Coffee lovers rejoiced this week as media outlets around the world pounced on a news release headline from the BMJ (British Medical Journal) that declared, "Moderate coffee drinking 'more likely to benefit health than to harm it,' say experts."
It's just the latest in a parade of often-contradictory studies over many years about the health effects of that cup of java — some claiming coffee is good for you, some claiming it can be harmful. In this case, the study went so far as to suggest that drinking three cups a day was associated with lower risks of heart disease, diabetes and some types of cancers.
But the researchers themselves acknowledged that the data was mostly observational, and essentially concluded that it was likely safe — except for pregnant women and people at risk of fractures — to proceed to clinical trials to get more definitive answers.
So what does this widely covered study really add to our understanding about coffee and its health effects?
Nothing, according to two nutritional scientists at the University of Toronto.
"It is useless," Ahmed El-Sohemy, who specializes in research about genetics and metabolism, and has conducted several studies on coffee, said bluntly.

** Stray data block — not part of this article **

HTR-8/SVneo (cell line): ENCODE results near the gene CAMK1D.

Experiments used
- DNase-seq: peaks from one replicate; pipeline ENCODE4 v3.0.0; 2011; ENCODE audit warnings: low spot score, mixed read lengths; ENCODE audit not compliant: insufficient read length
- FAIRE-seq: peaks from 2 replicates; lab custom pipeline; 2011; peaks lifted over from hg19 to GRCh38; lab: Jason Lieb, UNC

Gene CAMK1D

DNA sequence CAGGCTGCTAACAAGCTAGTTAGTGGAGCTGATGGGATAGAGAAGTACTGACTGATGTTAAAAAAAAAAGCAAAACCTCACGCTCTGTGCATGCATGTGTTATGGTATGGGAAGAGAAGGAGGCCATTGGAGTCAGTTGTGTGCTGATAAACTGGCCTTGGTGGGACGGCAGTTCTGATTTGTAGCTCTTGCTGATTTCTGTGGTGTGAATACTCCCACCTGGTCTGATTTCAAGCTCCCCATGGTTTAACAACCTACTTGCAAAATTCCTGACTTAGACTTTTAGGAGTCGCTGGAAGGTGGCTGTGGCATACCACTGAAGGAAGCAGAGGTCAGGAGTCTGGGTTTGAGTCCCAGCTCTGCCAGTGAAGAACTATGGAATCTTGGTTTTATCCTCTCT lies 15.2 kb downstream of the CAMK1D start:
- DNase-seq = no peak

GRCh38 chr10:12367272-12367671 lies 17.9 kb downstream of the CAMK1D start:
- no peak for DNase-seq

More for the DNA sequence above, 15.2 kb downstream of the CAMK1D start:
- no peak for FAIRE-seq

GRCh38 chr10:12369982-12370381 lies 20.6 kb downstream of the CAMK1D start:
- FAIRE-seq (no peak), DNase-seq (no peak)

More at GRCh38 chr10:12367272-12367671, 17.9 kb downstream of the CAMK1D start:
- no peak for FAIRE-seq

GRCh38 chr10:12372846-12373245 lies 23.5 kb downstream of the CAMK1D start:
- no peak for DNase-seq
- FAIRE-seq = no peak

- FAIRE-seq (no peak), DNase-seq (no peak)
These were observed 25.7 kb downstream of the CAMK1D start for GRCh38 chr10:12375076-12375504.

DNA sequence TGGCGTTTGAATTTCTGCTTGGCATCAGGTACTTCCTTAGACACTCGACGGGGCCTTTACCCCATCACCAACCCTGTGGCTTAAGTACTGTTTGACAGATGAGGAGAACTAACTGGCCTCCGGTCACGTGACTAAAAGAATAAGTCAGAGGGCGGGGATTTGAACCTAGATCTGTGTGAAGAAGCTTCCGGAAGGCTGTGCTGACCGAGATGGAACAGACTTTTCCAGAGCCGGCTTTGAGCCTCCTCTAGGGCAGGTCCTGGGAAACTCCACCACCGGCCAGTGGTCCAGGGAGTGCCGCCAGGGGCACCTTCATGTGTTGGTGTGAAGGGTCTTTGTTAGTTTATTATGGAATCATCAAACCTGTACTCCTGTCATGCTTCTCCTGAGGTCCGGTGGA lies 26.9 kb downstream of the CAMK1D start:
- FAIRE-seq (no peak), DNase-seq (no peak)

That's because these types of studies rely on analyzing data taken from large populations of people and looking for correlations — such as whether or not people who reported drinking coffee also developed heart disease or diabetes or liver disease or whatever it is the researchers are looking for.
But, as anyone who has taken a basic statistics course knows, "correlation is not causation," said Richard Bazinet, an associate professor in U of T's department of nutritional science.
"We look at these population-type studies where we say, 'Ah! People who drink two coffees a day, what's their health like?'" Bazinet said. "These correlations show up, and then when you change the population a bit, they disappear, probably because often they're not real effects."
In the end, El-Sohemy said, the focus needs to shift away from these large population-based studies and attempts to come up with a one-size-fits-all recommendation toward an approach that acknowledges coffee's health effects can vary by individual.
So enjoy your cup of coffee but work on having a healthy lifestyle.
Originally published in CBC.